Therefore, our selection of appropriate comparator economies for Senegal includes: Tanzania, Cambodia, Lao PDR, Vietnam and Cape Verde.3 Persistence of their economic growth rates in the last 20 years is displayed in Figure 1. Relatively high persistence, which is definitely desirable for comparator economies, is the characteristic for Lao PDR, Vietnam and Tanzania. On the contrary, Cape Verde exhibits low persistence of economic growth. Regarding the ESs, Lao PDR has an advantage of relative abundance of natural capital (see Table 3), and it is also a resource-rich country (IMF 2012). Nevertheless, we include Lao PDR as one of the comparator economies for two reasons: (1) the relative importance of natural resources in total exports has significantly increased only recently and (2) values of other ES indicators are very similar for both economies (while taking into account differences in per capita GDP). The data on natural capital are not available for Tanzania and Cambodia. While Cambodia is considered resource-poor, Tanzania is among prospective natural resource-exporting economies (IMF 2012). We include Tanzania in the analysis because it is not nearly as dependent on natural resources exports as Nigeria or Uzbekistan. For example, the yearly average of total natural resources rents in Tanzania accounted for 7.4% of GDP between 1995 and 2015, while Nigeria registered 24.4% in this period (WB 2017). Furthermore, Cape Verde exhibits a relatively high capital-labour ratio. However, we have to take into account almost three times higher per capita GDP compared to Senegal, which mitigates the difference (see Table 2). Finally, we should also emphasise high levels of human capital in Vietnam. Even though the extent of this problem may be overestimated because of recent data corrections that have significantly changed values of the human capital index (downwards in the case of Senegal and upwards in the case of Vietnam), there is no doubt that Senegal lags behind in this regard. An interesting comparison regarding human capital would be between the two sub-Saharan countries at different levels of per capita GDP, that is, Senegal and Cape Verde, but the required data are not available. In conclusion, the similarity of ESs is by no means ideal. However, one can hardly find better comparator economies for Senegal given its current stage of development and endowment structure.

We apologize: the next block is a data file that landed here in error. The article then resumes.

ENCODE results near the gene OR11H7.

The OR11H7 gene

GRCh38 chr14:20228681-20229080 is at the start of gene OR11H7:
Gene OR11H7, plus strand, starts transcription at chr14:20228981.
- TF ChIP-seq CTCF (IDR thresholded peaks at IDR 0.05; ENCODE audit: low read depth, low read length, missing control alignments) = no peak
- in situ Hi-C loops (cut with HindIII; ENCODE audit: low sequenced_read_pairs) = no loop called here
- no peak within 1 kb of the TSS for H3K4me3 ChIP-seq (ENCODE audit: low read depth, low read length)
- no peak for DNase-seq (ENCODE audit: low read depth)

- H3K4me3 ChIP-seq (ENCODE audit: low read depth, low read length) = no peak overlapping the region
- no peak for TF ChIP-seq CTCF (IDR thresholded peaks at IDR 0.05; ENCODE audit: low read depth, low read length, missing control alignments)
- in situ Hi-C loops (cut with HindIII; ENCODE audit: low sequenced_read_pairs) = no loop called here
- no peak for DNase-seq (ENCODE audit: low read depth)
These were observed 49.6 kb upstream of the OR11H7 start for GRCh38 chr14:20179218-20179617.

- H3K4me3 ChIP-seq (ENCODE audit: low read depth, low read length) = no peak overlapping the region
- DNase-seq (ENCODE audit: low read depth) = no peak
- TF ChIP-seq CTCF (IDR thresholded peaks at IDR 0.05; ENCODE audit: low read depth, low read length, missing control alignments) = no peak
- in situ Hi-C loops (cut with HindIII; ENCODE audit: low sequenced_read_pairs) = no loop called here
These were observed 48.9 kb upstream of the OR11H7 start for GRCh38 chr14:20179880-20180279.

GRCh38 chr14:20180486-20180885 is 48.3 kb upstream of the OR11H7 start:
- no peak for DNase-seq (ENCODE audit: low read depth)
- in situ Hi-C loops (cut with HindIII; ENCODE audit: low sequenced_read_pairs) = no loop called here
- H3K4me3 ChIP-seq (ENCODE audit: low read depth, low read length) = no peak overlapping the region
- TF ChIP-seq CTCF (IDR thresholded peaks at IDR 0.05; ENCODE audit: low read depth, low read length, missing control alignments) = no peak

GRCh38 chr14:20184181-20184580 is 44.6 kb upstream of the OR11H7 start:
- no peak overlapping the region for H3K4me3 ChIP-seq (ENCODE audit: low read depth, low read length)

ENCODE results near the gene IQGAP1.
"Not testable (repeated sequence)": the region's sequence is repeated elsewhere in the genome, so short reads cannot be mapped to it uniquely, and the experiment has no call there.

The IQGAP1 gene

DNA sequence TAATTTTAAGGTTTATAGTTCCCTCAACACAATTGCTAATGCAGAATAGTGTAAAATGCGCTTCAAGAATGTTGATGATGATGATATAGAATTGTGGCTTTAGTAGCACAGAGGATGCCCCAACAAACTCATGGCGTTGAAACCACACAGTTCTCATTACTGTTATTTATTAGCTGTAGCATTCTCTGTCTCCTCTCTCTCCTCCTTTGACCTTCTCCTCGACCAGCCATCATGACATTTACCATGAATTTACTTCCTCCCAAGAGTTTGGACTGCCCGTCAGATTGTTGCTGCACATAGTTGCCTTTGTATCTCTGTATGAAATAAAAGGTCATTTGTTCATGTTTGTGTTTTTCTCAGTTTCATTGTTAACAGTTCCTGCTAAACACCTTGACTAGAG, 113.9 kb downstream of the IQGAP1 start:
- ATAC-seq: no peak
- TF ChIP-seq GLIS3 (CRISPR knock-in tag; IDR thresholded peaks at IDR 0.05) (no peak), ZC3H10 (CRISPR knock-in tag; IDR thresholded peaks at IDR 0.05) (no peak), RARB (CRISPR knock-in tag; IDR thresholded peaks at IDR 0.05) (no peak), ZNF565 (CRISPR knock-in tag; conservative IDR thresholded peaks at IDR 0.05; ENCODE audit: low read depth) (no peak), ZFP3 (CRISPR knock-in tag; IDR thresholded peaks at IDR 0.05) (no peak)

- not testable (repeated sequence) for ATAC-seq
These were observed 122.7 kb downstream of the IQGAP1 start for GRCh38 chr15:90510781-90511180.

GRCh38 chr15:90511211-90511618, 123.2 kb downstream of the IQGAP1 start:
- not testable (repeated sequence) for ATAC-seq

To estimate Senegalese LCA in manufacturing industries, we have calculated and compared the most significant long-term RCA (i.e. RCA that were among top 10 in at least four out of the following five years: 1995, 2000, 2005, 2010 and 2015) of Senegal and all five comparator economies. Results of the comparisons are depicted in Table 4. Bolded items represent matches in long-term RCA of at least two comparator economies. It is apparent from the comparison that four out of five comparator economies have long-term RCA in men's clothing of textile fabrics, not knitted [841], three comparator economies exhibit long-term RCA in footwear [851] and articles of apparel, of textile fabrics, n. e. s. [845] and two comparator economies demonstrate long-term RCA in women's clothing [842, 844] and men's or boy's clothing [843]. In conclusion, except for Tanzania, all other comparator economies have RCA in the apparel industry. Moreover, Cambodia, Vietnam and Cape Verde have also RCA in the footwear industry. Surprisingly though, according to the UNCTAD (2017) database, Senegalese apparel and footwear exports were virtually non-existent in the last 20 years. We therefore argue that Senegal may have LCA in footwear and particularly in apparel production.